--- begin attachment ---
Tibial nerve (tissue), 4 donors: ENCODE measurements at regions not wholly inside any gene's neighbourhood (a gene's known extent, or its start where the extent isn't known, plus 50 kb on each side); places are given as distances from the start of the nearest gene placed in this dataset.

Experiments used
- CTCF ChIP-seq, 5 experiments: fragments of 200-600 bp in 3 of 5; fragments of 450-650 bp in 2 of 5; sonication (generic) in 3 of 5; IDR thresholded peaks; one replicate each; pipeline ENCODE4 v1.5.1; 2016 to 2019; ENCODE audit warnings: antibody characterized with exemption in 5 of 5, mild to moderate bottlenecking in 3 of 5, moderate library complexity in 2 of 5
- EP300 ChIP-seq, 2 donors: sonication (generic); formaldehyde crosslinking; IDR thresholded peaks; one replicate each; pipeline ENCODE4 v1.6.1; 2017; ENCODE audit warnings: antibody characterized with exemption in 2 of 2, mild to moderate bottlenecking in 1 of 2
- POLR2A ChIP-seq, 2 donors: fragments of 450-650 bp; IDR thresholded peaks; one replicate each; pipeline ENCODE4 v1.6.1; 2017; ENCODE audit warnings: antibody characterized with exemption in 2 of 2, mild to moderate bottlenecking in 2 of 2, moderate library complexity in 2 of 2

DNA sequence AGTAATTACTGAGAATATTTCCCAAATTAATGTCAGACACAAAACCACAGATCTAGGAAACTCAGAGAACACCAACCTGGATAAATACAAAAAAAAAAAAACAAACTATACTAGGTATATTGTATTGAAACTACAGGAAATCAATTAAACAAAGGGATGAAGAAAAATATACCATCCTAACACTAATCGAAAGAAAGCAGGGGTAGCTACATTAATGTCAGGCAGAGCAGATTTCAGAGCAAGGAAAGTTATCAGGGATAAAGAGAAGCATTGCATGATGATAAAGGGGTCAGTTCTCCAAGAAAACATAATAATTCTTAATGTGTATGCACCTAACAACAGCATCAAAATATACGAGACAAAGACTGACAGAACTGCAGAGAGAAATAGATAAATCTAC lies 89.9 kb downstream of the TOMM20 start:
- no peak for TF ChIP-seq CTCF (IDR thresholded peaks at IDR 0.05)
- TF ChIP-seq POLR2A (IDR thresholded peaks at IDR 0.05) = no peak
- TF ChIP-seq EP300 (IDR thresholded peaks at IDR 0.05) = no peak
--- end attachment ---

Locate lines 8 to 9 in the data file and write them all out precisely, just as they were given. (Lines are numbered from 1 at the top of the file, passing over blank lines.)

- TF ChIP-seq POLR2A (IDR thresholded peaks at IDR 0.05) = no peak
- TF ChIP-seq EP300 (IDR thresholded peaks at IDR 0.05) = no peak